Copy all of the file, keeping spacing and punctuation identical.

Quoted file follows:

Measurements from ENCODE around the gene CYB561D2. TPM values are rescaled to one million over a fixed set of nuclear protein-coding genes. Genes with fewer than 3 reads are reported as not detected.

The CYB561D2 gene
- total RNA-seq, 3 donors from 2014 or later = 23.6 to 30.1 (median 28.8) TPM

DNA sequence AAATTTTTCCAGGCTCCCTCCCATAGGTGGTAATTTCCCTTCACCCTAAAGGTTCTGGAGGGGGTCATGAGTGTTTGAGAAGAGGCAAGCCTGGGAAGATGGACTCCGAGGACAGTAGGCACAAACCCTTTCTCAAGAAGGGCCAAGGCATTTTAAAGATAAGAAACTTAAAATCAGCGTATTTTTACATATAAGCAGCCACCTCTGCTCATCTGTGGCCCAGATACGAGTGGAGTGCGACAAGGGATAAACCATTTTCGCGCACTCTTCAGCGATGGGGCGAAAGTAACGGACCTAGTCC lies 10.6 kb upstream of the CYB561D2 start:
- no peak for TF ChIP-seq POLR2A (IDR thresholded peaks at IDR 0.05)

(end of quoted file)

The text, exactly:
Measurements from ENCODE around the gene CYB561D2. TPM values are rescaled to one million over a fixed set of nuclear protein-coding genes. Genes with fewer than 3 reads are reported as not detected.

The CYB561D2 gene
- total RNA-seq, 3 donors from 2014 or later = 23.6 to 30.1 (median 28.8) TPM

DNA sequence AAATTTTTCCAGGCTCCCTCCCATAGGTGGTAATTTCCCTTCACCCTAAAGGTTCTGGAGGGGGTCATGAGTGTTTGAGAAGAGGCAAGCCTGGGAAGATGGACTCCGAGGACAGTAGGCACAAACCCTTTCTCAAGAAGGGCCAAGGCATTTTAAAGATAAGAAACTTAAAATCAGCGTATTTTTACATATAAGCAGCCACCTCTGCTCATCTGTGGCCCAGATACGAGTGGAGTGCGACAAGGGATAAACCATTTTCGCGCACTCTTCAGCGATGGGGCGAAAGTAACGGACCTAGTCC lies 10.6 kb upstream of the CYB561D2 start:
- no peak for TF ChIP-seq POLR2A (IDR thresholded peaks at IDR 0.05)